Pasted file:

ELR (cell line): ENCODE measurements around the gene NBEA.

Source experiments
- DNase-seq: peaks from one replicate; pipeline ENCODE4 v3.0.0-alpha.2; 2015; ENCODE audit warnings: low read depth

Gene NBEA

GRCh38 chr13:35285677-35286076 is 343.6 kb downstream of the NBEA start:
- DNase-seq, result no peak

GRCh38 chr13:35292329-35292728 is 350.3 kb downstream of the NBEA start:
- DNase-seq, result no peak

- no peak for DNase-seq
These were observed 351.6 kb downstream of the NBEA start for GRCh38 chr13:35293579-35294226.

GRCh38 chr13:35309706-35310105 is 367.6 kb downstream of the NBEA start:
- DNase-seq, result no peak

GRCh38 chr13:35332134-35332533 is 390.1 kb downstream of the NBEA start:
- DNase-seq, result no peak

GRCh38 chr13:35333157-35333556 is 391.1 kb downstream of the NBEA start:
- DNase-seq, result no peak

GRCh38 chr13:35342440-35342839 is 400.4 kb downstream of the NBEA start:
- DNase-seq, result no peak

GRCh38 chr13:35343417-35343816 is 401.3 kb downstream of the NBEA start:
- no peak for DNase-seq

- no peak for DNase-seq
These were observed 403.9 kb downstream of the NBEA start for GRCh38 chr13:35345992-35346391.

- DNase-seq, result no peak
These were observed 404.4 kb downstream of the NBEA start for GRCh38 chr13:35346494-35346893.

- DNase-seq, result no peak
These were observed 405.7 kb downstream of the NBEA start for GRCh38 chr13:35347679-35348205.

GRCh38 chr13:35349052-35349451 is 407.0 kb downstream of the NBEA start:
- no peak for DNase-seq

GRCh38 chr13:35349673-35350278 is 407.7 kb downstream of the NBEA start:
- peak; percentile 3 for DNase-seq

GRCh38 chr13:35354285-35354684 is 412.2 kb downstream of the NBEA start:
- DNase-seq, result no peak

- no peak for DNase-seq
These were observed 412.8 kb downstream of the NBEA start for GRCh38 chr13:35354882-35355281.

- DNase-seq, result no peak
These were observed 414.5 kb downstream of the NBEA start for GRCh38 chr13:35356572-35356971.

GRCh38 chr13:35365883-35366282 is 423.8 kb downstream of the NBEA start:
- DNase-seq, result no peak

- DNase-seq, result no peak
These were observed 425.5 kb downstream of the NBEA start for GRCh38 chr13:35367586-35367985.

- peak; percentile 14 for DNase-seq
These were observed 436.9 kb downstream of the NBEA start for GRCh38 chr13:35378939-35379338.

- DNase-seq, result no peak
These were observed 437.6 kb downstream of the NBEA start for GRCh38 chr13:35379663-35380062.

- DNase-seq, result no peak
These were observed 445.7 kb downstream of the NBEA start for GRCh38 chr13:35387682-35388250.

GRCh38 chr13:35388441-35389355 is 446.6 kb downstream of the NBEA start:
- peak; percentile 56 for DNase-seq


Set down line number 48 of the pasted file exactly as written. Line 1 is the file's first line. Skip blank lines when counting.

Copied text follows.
- peak; percentile 56 for DNase-seq